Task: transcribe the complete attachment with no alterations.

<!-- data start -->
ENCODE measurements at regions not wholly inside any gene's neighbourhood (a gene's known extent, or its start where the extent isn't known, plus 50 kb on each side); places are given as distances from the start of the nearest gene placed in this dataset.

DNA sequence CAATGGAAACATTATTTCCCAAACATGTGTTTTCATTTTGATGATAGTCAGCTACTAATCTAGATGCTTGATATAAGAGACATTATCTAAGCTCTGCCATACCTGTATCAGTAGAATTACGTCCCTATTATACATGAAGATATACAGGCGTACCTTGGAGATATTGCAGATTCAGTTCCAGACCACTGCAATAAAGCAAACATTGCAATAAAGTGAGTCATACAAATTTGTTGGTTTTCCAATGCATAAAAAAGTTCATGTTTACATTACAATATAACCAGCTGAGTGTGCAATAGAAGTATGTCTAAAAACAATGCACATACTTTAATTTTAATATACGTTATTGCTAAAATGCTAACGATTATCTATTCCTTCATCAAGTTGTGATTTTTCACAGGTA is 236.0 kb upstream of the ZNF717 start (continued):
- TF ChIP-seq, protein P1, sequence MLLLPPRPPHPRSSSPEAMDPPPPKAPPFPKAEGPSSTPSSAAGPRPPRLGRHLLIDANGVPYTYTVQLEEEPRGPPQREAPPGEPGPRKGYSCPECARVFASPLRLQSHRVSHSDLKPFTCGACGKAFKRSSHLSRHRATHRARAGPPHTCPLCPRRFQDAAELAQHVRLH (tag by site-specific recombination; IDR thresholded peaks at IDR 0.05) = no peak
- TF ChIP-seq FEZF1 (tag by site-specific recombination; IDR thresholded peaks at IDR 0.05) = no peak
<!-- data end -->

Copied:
ENCODE measurements at regions not wholly inside any gene's neighbourhood (a gene's known extent, or its start where the extent isn't known, plus 50 kb on each side); places are given as distances from the start of the nearest gene placed in this dataset.

DNA sequence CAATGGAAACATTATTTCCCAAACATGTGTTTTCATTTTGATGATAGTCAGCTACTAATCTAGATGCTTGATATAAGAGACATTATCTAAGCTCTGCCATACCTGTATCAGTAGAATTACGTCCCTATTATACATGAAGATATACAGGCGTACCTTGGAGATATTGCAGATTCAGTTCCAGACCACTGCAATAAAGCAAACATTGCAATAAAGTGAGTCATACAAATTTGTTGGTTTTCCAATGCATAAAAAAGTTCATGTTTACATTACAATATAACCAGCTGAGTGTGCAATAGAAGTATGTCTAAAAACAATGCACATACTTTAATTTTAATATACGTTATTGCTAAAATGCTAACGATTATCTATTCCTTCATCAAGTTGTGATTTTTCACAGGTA is 236.0 kb upstream of the ZNF717 start (continued):
- TF ChIP-seq, protein P1, sequence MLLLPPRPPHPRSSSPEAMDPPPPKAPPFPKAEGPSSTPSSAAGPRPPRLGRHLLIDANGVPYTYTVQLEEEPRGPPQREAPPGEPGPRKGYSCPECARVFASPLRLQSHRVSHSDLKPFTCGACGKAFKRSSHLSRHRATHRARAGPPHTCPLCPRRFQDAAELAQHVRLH (tag by site-specific recombination; IDR thresholded peaks at IDR 0.05) = no peak
- TF ChIP-seq FEZF1 (tag by site-specific recombination; IDR thresholded peaks at IDR 0.05) = no peak